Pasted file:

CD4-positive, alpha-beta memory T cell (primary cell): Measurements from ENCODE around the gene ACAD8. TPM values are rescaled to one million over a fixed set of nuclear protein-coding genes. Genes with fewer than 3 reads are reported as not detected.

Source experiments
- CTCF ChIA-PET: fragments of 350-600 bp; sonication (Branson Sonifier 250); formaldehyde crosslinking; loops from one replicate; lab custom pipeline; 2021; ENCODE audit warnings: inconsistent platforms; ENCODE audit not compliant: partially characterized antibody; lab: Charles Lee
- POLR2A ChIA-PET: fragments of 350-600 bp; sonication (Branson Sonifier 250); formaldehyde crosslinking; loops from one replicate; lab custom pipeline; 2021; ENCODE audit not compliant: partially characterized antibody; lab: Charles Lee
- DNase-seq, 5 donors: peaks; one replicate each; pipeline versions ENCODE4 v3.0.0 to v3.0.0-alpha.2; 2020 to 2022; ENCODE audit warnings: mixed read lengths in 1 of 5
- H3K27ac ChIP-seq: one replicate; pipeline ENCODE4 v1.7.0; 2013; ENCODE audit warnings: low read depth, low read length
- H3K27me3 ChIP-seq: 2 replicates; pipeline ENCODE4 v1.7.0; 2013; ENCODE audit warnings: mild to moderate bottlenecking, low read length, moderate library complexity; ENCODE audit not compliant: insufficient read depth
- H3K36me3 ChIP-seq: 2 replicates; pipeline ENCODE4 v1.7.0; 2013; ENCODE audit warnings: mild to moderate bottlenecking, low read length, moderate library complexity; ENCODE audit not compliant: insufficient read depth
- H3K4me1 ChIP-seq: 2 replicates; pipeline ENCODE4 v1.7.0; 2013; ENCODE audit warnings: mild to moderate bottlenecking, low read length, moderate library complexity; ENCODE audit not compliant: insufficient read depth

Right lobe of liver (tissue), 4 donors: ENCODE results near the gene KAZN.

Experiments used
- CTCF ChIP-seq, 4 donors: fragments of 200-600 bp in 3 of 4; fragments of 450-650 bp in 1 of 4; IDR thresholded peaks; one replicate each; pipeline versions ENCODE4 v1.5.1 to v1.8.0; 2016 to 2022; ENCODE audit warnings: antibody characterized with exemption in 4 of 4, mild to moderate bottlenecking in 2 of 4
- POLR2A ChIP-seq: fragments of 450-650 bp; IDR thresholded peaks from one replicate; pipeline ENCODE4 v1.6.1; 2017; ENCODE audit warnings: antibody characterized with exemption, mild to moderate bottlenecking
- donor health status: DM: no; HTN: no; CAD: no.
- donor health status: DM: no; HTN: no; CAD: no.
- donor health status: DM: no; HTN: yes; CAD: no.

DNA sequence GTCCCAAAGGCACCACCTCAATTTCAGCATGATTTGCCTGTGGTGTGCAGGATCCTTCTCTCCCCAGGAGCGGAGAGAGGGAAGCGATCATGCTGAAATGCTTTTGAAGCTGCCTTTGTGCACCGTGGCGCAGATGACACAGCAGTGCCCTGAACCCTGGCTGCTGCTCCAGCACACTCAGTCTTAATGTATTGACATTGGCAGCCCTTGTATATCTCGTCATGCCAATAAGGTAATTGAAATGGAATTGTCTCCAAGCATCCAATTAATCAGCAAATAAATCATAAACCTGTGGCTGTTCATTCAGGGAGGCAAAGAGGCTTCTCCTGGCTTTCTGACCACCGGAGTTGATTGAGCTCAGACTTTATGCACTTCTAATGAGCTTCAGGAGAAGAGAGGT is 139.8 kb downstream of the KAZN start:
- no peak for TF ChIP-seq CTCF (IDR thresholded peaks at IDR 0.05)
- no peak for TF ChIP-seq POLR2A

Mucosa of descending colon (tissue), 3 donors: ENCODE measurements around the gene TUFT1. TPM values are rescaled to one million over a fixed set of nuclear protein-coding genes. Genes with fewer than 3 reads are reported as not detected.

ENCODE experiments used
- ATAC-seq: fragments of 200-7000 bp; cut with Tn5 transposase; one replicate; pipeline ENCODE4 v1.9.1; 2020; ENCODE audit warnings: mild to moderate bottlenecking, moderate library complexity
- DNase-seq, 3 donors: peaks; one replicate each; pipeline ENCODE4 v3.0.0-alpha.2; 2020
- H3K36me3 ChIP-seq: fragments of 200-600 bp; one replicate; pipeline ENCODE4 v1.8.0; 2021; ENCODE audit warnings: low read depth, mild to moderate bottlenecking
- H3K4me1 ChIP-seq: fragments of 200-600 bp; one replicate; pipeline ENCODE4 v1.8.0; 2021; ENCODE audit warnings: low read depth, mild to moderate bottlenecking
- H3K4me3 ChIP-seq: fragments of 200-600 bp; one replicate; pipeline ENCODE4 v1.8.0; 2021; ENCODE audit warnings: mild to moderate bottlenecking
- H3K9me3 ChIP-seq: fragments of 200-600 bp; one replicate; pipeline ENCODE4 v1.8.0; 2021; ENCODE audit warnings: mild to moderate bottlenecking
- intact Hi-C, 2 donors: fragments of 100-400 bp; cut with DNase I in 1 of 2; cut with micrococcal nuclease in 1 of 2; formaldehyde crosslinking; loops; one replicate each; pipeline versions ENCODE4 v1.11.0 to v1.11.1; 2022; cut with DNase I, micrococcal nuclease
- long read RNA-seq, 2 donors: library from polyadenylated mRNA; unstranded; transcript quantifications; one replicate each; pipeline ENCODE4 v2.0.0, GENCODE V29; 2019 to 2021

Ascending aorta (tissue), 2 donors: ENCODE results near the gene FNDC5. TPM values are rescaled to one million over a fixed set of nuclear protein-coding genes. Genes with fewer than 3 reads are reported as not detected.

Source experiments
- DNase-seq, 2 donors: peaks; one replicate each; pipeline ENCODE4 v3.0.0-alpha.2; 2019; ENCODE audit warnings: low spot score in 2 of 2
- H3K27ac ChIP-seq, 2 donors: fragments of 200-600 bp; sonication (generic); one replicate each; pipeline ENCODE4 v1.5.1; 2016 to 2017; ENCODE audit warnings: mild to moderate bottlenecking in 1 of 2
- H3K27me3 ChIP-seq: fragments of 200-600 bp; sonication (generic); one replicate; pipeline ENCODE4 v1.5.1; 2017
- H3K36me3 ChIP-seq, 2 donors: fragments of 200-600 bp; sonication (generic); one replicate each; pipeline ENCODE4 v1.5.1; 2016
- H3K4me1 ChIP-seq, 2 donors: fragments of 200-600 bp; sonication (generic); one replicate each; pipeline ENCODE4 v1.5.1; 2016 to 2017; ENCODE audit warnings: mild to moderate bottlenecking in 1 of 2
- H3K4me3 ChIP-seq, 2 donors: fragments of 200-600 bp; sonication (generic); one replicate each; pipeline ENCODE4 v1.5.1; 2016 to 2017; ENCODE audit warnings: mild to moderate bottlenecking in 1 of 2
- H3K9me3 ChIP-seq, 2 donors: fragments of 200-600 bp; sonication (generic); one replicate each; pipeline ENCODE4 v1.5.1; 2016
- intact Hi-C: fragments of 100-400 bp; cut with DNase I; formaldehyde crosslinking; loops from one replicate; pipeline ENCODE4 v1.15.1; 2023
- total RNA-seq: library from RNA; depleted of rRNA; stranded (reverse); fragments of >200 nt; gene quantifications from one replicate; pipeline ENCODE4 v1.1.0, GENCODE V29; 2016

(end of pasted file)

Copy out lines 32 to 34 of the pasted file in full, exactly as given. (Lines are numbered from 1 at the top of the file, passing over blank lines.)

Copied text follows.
- DNase-seq, 2 donors: peaks; one replicate each; pipeline ENCODE4 v3.0.0-alpha.2; 2019; ENCODE audit warnings: low spot score in 2 of 2
- H3K27ac ChIP-seq, 2 donors: fragments of 200-600 bp; sonication (generic); one replicate each; pipeline ENCODE4 v1.5.1; 2016 to 2017; ENCODE audit warnings: mild to moderate bottlenecking in 1 of 2
- H3K27me3 ChIP-seq: fragments of 200-600 bp; sonication (generic); one replicate; pipeline ENCODE4 v1.5.1; 2017